Are the Rankings of Cancer Hospitals Really Accurate? The Experts Weigh In (Yes, Quality Matters)

Published Aug 23, 2018

M.D. Anderson Cancer Center is the top cancer hospital in the country once again according to U.S. News & World Report. Memorial Sloan Kettering Cancer Center is ranked second followed by the Mayo Clinic. U.S. News says the rankings are determined by scoring based on “four elements: survival, patient safety, care-related factors such as the intensity of nurse staffing and the breadth of patient services, and expert opinion obtained through the physician survey.” Dr. Larry Norton, the Medical Director of the Evelyn H. Lauder Breast Center, at Memorial Sloan Kettering Cancer Center breaks it down this way: “Volume = experience = efficiency = better results. All else being equal.”

There are 70 hospitals designated as Comprehensive Cancer Centers. The National Cancer Institute says these hospitals “form the backbone of NCI’s programs for studying and controlling cancer.” So do these NCI designated centers provide the best treatment over smaller hospitals? There are some studies which suggest they do. A  2015 study from Sloan Kettering found that patients treated in academic hospitals had a “ten percent lower chance of dying in the first year than patients treated at other non-teaching hospitals.” Another study of patients from Los Angeles treated at comprehensive cancer centers “experienced superior survival ” compared to those patients not treated in such centers.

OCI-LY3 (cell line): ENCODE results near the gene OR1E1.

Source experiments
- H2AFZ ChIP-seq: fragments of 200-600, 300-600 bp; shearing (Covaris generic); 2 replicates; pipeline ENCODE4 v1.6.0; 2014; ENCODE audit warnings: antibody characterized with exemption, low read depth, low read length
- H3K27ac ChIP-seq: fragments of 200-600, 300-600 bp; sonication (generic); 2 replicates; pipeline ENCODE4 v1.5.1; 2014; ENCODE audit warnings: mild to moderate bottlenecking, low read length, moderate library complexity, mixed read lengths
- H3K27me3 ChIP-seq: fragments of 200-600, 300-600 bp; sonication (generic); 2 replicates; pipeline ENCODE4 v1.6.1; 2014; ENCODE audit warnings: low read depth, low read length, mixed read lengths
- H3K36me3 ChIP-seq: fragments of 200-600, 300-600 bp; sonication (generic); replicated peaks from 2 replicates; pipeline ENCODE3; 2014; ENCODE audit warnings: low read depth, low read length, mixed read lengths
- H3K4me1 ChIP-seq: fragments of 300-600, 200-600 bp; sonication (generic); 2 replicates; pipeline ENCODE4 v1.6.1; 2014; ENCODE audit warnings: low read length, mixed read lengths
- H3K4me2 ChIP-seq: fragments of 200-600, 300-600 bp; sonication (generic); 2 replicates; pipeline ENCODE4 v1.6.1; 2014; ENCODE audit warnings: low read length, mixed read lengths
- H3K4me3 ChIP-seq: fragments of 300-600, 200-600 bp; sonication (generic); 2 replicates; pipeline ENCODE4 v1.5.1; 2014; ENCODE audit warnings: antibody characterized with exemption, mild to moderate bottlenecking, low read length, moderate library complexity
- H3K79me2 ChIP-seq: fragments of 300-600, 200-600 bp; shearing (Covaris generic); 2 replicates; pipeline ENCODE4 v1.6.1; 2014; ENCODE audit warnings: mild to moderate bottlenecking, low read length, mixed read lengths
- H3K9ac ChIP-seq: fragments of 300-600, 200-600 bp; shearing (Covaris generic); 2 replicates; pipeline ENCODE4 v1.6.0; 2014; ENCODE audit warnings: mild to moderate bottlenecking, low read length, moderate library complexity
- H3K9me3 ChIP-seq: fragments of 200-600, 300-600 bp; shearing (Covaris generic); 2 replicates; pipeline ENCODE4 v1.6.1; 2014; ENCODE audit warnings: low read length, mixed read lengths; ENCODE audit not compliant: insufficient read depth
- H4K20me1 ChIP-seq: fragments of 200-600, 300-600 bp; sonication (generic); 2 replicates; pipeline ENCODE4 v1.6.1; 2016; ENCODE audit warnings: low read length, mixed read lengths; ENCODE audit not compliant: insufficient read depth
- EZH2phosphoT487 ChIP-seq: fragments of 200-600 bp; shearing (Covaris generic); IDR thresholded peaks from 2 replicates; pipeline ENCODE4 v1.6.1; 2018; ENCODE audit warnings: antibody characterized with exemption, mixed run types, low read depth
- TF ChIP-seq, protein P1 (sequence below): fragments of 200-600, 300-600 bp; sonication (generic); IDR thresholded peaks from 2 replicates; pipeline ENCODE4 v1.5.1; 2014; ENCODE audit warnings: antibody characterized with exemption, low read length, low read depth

But many experts do not think the evidence is conclusive.” I don’t think that there is data to show that treatment at NCI designated centers improves outcomes per se,” says Dr. Derek Raghavan, President of Levine Cancer Institute in Charlotte. Additionally, he says, the kind of patients seen at a major center may affect their mortality statistics. “It is hard to correct for referral patterns by which the sickest patients are seen in the best places, putting further strain on their outcomes measures,” he says.

55% of cancer patients are treated at community hospitals and many patients want to be treated close to home. There are efforts today to try to increase the number of patients at those community hospitals that have access to the same kind of facilities and treatments that patients expect at larger cancer centers.

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